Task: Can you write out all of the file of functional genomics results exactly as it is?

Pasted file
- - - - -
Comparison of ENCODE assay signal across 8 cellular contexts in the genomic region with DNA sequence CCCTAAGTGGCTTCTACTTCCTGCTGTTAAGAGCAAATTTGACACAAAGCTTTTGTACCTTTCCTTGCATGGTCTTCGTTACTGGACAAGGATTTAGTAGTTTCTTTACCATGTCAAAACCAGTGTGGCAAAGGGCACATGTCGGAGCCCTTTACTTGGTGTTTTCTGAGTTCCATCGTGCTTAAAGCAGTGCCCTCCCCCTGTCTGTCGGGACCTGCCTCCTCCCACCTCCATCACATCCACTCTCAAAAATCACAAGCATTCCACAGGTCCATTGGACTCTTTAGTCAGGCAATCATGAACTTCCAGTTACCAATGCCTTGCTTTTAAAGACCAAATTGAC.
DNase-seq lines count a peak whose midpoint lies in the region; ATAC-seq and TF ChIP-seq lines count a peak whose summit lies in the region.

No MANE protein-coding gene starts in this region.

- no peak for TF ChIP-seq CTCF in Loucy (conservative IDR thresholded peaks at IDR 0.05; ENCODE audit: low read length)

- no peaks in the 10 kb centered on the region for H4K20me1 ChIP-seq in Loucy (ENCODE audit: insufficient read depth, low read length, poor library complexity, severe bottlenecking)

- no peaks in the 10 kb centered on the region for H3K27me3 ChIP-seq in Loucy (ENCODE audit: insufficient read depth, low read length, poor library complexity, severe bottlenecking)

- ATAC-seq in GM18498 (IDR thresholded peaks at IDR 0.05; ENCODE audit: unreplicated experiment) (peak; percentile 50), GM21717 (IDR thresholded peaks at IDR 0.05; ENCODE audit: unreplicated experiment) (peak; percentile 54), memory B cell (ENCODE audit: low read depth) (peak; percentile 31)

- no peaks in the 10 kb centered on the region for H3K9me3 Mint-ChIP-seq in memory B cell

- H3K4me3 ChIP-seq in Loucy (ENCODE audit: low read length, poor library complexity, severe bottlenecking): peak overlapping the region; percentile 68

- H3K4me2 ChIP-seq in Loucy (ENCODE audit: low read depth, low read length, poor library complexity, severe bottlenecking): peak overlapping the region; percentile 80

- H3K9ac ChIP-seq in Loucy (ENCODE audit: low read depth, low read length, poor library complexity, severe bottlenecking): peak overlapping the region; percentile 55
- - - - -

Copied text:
Comparison of ENCODE assay signal across 8 cellular contexts in the genomic region with DNA sequence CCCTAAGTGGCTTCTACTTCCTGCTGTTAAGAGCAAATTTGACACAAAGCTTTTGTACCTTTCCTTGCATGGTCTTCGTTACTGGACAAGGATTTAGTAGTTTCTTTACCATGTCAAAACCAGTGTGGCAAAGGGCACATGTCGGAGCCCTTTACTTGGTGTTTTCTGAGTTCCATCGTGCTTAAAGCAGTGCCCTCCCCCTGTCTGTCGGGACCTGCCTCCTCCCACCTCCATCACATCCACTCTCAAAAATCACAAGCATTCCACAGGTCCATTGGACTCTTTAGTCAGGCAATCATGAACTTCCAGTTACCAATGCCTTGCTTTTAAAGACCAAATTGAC.
DNase-seq lines count a peak whose midpoint lies in the region; ATAC-seq and TF ChIP-seq lines count a peak whose summit lies in the region.

No MANE protein-coding gene starts in this region.

- no peak for TF ChIP-seq CTCF in Loucy (conservative IDR thresholded peaks at IDR 0.05; ENCODE audit: low read length)

- no peaks in the 10 kb centered on the region for H4K20me1 ChIP-seq in Loucy (ENCODE audit: insufficient read depth, low read length, poor library complexity, severe bottlenecking)

- no peaks in the 10 kb centered on the region for H3K27me3 ChIP-seq in Loucy (ENCODE audit: insufficient read depth, low read length, poor library complexity, severe bottlenecking)

- ATAC-seq in GM18498 (IDR thresholded peaks at IDR 0.05; ENCODE audit: unreplicated experiment) (peak; percentile 50), GM21717 (IDR thresholded peaks at IDR 0.05; ENCODE audit: unreplicated experiment) (peak; percentile 54), memory B cell (ENCODE audit: low read depth) (peak; percentile 31)

- no peaks in the 10 kb centered on the region for H3K9me3 Mint-ChIP-seq in memory B cell

- H3K4me3 ChIP-seq in Loucy (ENCODE audit: low read length, poor library complexity, severe bottlenecking): peak overlapping the region; percentile 68

- H3K4me2 ChIP-seq in Loucy (ENCODE audit: low read depth, low read length, poor library complexity, severe bottlenecking): peak overlapping the region; percentile 80

- H3K9ac ChIP-seq in Loucy (ENCODE audit: low read depth, low read length, poor library complexity, severe bottlenecking): peak overlapping the region; percentile 55